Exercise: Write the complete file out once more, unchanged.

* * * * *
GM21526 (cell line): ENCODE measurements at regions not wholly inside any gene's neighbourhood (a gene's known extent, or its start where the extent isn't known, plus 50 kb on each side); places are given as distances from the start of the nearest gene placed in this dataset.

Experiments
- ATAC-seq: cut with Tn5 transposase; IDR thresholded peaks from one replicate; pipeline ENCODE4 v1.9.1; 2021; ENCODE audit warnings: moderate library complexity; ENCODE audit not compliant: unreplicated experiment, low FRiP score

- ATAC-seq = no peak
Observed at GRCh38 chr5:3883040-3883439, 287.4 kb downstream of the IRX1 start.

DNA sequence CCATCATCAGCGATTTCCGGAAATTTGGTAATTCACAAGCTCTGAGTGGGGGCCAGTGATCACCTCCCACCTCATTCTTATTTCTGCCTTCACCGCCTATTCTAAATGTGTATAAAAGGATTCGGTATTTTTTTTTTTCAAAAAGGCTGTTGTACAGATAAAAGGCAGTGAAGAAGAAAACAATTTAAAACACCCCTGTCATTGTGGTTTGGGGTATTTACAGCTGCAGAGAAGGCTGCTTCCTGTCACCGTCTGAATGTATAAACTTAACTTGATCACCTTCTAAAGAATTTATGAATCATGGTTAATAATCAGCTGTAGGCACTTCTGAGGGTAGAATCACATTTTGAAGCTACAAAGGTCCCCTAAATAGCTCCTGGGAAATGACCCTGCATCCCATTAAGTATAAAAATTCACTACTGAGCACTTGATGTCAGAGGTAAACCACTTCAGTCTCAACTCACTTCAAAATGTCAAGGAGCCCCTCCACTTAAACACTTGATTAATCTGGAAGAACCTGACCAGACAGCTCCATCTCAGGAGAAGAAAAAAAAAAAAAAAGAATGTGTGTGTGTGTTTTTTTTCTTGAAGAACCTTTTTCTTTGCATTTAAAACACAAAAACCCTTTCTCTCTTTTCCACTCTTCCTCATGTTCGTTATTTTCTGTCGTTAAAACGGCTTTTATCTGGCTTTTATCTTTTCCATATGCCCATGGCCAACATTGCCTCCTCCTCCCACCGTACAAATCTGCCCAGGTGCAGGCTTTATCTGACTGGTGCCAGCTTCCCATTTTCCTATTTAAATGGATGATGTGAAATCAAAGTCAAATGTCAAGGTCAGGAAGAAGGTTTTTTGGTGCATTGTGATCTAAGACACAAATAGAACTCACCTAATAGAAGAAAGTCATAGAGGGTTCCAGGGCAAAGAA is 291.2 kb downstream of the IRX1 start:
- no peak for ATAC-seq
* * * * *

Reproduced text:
GM21526 (cell line): ENCODE measurements at regions not wholly inside any gene's neighbourhood (a gene's known extent, or its start where the extent isn't known, plus 50 kb on each side); places are given as distances from the start of the nearest gene placed in this dataset.

Experiments
- ATAC-seq: cut with Tn5 transposase; IDR thresholded peaks from one replicate; pipeline ENCODE4 v1.9.1; 2021; ENCODE audit warnings: moderate library complexity; ENCODE audit not compliant: unreplicated experiment, low FRiP score

- ATAC-seq = no peak
Observed at GRCh38 chr5:3883040-3883439, 287.4 kb downstream of the IRX1 start.

DNA sequence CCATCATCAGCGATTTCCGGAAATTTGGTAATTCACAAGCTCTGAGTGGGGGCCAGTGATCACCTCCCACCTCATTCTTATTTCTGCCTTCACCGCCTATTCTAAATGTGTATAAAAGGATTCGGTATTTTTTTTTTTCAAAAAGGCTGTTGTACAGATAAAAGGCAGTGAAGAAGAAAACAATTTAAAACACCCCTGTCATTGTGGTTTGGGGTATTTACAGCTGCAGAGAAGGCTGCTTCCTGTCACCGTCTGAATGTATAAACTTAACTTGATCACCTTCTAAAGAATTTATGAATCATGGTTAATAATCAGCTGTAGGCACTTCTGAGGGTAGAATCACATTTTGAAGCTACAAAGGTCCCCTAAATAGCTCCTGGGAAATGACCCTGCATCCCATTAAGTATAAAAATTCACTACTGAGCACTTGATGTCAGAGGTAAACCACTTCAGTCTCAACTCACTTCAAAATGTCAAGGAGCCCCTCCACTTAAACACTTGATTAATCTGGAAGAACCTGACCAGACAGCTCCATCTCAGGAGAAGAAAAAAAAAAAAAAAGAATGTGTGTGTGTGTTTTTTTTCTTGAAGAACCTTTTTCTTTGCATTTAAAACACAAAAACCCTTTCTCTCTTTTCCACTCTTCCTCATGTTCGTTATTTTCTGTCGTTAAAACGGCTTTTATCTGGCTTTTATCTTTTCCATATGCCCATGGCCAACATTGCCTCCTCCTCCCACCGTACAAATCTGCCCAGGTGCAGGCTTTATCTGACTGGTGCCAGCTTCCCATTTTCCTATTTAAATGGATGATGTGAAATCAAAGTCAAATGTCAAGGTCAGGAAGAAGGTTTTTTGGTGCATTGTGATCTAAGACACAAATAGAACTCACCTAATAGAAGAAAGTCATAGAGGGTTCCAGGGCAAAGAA is 291.2 kb downstream of the IRX1 start:
- no peak for ATAC-seq